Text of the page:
Caring. Giving. Thoughtful. Putting others before you, always. This is you, Sweetie, and a very mature you at that! And even though we are what many would call a "financially uncomfortable" household, you really don't want for anything, much. You love the toys you have, and enjoy crafting your own new ones from supplies in your craft collection. I love the board game you made, for example, called "The Opposite Game," where you travel the board moving opposite of the number you select (if you select a 4, you move 6 spaces, since 10-4=6) and the winner is the one who doesn't reach the end first. What toys and games you actually do want, you've put on your Christmas list rather than wish for it for your birthday, which is 5 days sooner. "I can wait until Christmas," you say, "because then the gifts will be free since Santa makes them, and Daddy and you don't have to buy them." Not that you don't want birthday gifts, of course. But you're not really asking for anything specific on that day. In fact, you never really ask for anything even throughout the year. We can walk past a toy section in a store, and you never turn off the main aisle. You look in toy catalogs and make a plan to save your money for what you want. You are not greedy. Daddy told me how he was asking your opinion the other night regarding one more thing he can get me for Christmas. You had pointed out to him that, well, he was getting me that one thing, and you were getting me this thing, and - oh - there's that other thing too. That's enough, isn't it? Three things is good. Even though you were talking about me, I know you'd think the same for yourself too. Three things is good. You would be happily contented with that.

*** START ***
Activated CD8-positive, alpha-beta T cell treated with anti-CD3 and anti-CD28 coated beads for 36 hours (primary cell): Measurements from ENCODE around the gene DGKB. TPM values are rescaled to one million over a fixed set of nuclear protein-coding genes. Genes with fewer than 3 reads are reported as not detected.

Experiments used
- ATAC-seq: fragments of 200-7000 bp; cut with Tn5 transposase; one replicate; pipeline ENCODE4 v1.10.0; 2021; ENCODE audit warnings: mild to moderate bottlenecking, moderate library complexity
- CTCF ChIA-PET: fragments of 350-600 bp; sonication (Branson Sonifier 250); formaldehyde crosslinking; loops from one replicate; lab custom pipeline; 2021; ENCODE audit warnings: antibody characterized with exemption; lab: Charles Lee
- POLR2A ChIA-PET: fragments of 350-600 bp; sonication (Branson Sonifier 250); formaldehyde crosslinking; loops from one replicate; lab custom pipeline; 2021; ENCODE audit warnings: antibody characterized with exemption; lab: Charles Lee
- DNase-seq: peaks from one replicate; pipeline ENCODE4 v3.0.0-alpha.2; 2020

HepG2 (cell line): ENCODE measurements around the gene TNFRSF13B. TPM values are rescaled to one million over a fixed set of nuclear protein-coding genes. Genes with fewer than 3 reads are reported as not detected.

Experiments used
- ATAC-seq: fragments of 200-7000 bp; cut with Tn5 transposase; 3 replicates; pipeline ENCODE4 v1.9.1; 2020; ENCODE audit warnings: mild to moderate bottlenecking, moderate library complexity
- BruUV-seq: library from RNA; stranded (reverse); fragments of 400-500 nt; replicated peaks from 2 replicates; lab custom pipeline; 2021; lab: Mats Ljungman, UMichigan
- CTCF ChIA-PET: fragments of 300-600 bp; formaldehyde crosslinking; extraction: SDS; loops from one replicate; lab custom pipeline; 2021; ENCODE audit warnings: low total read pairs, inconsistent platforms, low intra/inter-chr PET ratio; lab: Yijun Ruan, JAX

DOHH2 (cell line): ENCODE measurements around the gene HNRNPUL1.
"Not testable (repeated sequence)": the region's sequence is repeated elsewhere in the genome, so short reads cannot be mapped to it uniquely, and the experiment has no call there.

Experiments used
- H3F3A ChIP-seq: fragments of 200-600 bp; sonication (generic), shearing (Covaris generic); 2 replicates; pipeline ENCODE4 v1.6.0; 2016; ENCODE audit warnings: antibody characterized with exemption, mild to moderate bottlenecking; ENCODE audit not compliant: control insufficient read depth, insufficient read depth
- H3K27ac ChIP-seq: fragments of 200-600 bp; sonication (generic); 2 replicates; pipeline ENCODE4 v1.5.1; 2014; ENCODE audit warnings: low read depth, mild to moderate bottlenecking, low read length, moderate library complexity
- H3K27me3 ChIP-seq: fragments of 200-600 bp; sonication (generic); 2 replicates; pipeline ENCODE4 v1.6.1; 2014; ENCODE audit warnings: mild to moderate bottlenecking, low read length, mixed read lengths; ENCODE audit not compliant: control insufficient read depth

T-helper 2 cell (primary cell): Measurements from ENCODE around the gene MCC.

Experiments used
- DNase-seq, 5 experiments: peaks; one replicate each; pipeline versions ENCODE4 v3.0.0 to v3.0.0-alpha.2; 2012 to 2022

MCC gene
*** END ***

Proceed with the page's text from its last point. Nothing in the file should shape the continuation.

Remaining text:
I love how you show so much care and concern for others when they are sad or hurt. To see others sad or hurt hurts your own heart. You only wish for everyone to always be happy. Why can't they be? But if they're not? You're the first on the scene to help them get the care they need and to turn the situation around. You are a caretaker and a happy-maker extraordinaire!